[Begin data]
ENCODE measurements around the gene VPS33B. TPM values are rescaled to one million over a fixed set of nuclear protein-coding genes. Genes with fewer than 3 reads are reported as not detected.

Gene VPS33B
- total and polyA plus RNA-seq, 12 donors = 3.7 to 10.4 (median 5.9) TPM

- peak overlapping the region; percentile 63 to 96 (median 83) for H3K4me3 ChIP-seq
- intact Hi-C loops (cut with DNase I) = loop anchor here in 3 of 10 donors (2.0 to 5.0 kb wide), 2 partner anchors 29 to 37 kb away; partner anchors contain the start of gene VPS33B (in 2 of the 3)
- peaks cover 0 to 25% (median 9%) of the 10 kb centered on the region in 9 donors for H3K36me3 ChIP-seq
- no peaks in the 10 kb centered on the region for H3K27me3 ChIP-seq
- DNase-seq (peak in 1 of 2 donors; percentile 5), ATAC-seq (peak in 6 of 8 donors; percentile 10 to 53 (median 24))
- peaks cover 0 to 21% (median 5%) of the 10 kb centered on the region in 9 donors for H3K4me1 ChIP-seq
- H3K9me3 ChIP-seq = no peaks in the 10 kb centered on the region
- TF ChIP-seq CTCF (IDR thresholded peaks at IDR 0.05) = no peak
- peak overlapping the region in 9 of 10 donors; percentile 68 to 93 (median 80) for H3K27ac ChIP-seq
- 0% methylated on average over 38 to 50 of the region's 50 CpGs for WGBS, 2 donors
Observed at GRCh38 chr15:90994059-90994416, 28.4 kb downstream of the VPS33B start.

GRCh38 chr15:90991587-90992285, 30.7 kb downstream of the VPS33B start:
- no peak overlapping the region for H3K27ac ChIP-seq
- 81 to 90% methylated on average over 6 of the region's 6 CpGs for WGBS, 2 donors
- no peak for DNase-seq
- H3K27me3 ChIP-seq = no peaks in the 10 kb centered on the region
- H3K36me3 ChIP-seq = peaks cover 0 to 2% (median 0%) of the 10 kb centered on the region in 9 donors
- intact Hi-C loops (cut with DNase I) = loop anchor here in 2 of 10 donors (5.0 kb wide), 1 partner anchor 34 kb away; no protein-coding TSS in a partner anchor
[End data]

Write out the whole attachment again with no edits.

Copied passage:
ENCODE measurements around the gene VPS33B. TPM values are rescaled to one million over a fixed set of nuclear protein-coding genes. Genes with fewer than 3 reads are reported as not detected.

Gene VPS33B
- total and polyA plus RNA-seq, 12 donors = 3.7 to 10.4 (median 5.9) TPM

- peak overlapping the region; percentile 63 to 96 (median 83) for H3K4me3 ChIP-seq
- intact Hi-C loops (cut with DNase I) = loop anchor here in 3 of 10 donors (2.0 to 5.0 kb wide), 2 partner anchors 29 to 37 kb away; partner anchors contain the start of gene VPS33B (in 2 of the 3)
- peaks cover 0 to 25% (median 9%) of the 10 kb centered on the region in 9 donors for H3K36me3 ChIP-seq
- no peaks in the 10 kb centered on the region for H3K27me3 ChIP-seq
- DNase-seq (peak in 1 of 2 donors; percentile 5), ATAC-seq (peak in 6 of 8 donors; percentile 10 to 53 (median 24))
- peaks cover 0 to 21% (median 5%) of the 10 kb centered on the region in 9 donors for H3K4me1 ChIP-seq
- H3K9me3 ChIP-seq = no peaks in the 10 kb centered on the region
- TF ChIP-seq CTCF (IDR thresholded peaks at IDR 0.05) = no peak
- peak overlapping the region in 9 of 10 donors; percentile 68 to 93 (median 80) for H3K27ac ChIP-seq
- 0% methylated on average over 38 to 50 of the region's 50 CpGs for WGBS, 2 donors
Observed at GRCh38 chr15:90994059-90994416, 28.4 kb downstream of the VPS33B start.

GRCh38 chr15:90991587-90992285, 30.7 kb downstream of the VPS33B start:
- no peak overlapping the region for H3K27ac ChIP-seq
- 81 to 90% methylated on average over 6 of the region's 6 CpGs for WGBS, 2 donors
- no peak for DNase-seq
- H3K27me3 ChIP-seq = no peaks in the 10 kb centered on the region
- H3K36me3 ChIP-seq = peaks cover 0 to 2% (median 0%) of the 10 kb centered on the region in 9 donors
- intact Hi-C loops (cut with DNase I) = loop anchor here in 2 of 10 donors (5.0 kb wide), 1 partner anchor 34 kb away; no protein-coding TSS in a partner anchor